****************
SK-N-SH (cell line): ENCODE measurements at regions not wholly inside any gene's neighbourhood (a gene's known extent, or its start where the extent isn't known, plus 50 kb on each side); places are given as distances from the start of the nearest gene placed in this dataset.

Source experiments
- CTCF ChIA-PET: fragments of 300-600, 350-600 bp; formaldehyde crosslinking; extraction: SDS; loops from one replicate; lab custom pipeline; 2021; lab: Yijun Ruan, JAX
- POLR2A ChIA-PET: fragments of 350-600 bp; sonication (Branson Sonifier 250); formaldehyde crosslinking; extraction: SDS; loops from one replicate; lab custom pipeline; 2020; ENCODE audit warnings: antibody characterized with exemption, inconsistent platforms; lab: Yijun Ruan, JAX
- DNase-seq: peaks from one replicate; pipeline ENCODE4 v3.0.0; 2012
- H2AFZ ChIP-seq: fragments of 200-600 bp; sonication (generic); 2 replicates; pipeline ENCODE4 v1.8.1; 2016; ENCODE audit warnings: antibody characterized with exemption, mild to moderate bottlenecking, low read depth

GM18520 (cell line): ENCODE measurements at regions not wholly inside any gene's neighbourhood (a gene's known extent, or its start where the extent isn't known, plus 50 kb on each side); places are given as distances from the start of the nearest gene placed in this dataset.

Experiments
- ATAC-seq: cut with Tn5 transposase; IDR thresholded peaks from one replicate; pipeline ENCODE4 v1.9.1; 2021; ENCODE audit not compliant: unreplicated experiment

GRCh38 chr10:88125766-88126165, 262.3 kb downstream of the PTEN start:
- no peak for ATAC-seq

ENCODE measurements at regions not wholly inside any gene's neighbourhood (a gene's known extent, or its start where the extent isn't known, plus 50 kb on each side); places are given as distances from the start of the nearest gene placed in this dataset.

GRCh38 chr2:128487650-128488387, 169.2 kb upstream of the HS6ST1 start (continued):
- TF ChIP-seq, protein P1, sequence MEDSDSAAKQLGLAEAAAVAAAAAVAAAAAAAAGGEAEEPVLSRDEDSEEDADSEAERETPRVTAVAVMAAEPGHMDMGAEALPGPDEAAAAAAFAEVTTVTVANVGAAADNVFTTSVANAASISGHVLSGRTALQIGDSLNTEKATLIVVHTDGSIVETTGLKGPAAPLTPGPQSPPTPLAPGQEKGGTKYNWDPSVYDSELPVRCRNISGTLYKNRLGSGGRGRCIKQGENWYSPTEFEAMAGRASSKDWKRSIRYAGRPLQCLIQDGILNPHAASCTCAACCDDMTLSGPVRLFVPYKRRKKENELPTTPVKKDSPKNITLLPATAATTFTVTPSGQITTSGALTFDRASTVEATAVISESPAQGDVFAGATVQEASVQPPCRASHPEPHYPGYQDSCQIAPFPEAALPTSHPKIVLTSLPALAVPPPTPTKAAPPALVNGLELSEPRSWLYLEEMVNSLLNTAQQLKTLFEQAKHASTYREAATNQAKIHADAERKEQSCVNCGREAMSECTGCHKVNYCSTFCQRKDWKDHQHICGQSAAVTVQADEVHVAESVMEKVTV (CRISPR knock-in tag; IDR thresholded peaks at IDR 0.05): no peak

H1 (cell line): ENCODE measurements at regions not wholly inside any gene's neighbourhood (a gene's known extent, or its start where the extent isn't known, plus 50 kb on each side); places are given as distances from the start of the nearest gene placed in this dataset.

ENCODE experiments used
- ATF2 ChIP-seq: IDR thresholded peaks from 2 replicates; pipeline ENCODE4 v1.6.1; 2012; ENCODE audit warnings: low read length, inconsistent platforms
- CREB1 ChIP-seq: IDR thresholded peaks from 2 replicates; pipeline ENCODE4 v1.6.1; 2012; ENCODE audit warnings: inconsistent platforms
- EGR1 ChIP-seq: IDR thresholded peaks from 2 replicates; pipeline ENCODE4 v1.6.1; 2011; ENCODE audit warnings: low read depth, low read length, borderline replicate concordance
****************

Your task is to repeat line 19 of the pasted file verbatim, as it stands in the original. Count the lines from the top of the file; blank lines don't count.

- EGR1 ChIP-seq: IDR thresholded peaks from 2 replicates; pipeline ENCODE4 v1.6.1; 2011; ENCODE audit warnings: low read depth, low read length, borderline replicate concordance